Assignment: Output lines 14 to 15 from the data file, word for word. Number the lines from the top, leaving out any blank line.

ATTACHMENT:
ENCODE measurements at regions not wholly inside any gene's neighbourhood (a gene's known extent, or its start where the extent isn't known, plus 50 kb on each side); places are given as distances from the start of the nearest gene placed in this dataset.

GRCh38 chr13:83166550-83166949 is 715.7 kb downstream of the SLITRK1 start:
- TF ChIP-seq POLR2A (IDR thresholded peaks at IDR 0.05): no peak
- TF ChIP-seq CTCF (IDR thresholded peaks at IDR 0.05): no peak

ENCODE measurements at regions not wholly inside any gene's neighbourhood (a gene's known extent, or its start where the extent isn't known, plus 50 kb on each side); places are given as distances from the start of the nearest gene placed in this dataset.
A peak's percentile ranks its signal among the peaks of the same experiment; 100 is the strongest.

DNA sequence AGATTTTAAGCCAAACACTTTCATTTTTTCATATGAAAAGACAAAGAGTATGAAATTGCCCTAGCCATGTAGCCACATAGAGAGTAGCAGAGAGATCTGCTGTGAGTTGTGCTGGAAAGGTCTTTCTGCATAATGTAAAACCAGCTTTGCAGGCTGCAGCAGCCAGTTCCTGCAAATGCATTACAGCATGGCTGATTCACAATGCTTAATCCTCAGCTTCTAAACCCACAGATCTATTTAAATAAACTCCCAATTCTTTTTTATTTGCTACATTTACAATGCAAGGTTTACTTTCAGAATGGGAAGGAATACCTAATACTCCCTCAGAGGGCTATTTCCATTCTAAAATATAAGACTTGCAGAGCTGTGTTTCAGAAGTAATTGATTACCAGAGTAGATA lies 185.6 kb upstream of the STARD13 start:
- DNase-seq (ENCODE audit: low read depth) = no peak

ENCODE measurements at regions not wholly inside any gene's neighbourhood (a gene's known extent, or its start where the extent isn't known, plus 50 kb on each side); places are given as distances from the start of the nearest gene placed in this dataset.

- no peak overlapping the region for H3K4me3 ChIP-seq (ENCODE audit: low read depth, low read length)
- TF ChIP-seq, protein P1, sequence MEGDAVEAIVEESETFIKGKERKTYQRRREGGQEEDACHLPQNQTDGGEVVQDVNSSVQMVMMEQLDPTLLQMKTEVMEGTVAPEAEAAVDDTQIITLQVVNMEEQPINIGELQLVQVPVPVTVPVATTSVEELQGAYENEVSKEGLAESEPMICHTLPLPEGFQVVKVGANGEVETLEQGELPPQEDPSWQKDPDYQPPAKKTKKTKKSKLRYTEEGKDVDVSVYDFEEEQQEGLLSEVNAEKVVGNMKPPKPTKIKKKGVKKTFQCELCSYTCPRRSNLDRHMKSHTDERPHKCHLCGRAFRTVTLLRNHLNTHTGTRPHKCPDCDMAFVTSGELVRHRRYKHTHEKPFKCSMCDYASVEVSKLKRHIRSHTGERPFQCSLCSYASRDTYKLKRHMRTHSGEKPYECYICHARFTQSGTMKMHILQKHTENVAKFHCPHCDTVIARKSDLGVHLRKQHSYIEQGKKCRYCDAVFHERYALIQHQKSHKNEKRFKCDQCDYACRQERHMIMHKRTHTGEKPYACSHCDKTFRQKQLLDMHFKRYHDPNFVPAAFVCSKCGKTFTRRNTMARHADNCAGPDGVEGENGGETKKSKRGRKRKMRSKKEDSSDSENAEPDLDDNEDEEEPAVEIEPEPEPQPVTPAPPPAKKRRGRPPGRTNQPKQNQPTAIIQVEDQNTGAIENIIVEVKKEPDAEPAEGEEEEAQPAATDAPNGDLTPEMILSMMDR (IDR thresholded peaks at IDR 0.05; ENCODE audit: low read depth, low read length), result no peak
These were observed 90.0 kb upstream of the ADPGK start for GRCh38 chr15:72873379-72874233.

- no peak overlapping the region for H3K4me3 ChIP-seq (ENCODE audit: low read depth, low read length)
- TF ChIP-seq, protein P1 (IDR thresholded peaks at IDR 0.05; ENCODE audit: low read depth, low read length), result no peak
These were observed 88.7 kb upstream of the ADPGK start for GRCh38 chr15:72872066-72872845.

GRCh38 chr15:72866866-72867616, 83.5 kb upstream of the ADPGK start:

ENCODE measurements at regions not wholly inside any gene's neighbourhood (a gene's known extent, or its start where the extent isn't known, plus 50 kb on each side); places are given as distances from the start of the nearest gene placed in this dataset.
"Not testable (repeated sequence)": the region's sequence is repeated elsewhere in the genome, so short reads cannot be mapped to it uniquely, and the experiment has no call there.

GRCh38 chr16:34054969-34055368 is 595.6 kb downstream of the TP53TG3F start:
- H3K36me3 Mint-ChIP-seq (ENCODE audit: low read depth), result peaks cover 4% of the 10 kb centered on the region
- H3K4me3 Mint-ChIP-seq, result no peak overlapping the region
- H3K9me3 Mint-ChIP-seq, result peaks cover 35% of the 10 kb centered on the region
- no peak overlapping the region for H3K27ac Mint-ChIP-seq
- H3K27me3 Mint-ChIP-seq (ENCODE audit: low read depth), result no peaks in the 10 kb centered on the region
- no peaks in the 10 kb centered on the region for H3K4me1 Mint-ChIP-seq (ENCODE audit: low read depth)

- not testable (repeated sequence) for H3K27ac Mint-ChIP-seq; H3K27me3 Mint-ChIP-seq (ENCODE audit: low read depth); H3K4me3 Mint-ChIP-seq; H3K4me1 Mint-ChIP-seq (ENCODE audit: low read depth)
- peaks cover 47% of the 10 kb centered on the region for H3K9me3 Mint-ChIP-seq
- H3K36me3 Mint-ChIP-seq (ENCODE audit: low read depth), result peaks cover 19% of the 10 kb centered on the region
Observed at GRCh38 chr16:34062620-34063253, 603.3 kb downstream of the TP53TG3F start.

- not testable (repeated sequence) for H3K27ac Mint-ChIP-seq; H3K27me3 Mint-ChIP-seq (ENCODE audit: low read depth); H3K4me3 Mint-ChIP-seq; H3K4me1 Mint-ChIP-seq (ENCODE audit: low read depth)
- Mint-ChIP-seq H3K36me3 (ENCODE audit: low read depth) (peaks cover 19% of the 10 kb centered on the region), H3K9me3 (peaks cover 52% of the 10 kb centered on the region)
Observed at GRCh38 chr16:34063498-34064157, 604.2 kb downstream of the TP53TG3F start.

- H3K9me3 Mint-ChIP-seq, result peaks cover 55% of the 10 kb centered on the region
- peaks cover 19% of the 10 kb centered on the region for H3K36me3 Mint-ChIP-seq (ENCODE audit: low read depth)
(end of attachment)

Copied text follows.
- TF ChIP-seq, protein P1 (IDR thresholded peaks at IDR 0.05; ENCODE audit: low read depth, low read length), result no peak
These were observed 88.7 kb upstream of the ADPGK start for GRCh38 chr15:72872066-72872845.